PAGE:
Debussy himself described his three orchestral Nocturnes thus:
“The title Nocturnes is to be interpreted here in a general and, more particularly, in a decorative sense. Therefore, it is not meant to designate the usual form of the Nocturne, but rather all the various impressions and the special effects of light that the word suggests. ‘Nuages’ (Clouds) renders the immutable aspect of the sky and the slow, solemn motion of the clouds, fading away in grey tones lightly tinged with white. ‘Fêtes’ (Festivals) gives us the vibrating, dancing rhythm of the atmosphere with sudden flashes of light. There is also the episode of the procession (a dazzling fantastic vision), which passes through the festive scene and becomes merged in it. But the background remains resistantly the same: the festival with its blending of music and luminous dust participating in the cosmic rhythm. ‘Sirènes’ (Sirens) depicts the sea and its countless rhythms and presently, amongst the waves silvered by the moonlight, is heard the mysterious song of the Sirens as they laugh and pass on.”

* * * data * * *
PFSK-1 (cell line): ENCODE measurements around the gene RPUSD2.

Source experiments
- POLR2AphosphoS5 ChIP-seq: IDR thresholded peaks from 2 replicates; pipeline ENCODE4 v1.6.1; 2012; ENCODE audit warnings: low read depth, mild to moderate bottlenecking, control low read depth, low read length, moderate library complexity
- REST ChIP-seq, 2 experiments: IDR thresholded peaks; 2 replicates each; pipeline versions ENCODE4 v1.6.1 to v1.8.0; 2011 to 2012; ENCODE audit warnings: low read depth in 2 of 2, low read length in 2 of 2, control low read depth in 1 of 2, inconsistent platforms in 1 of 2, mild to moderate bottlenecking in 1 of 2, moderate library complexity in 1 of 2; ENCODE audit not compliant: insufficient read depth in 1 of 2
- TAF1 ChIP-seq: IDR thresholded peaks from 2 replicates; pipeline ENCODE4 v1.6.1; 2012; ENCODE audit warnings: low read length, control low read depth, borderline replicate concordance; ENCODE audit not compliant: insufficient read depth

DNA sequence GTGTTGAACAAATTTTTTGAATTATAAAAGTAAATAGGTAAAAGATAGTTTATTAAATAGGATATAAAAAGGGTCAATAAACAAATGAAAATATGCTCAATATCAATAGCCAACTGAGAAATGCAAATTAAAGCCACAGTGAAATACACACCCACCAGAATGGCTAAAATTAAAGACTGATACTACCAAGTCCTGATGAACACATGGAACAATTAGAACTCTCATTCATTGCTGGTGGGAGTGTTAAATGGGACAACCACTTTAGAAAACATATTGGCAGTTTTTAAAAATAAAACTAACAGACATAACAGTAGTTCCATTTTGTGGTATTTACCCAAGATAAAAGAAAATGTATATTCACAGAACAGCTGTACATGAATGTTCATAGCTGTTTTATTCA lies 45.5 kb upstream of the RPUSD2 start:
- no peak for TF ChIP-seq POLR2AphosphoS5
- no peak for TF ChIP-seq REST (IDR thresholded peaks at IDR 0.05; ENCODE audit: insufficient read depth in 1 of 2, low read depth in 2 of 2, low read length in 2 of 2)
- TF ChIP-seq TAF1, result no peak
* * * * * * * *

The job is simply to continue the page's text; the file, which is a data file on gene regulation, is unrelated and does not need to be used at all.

The composer’s great admiration for the paintings of Whistler and Turner prompted him to attempt his own ‘sound paintings’; synaesthetic studies in the varying qualities of light. The slow drift of clouds; a Rimbaud-like night vision of torch-lit, dancing crowds surrounding and eventually assimilating a phantasmagorical parade; and, finally, the scintillation of the sea at night and the distant song of the sirens.
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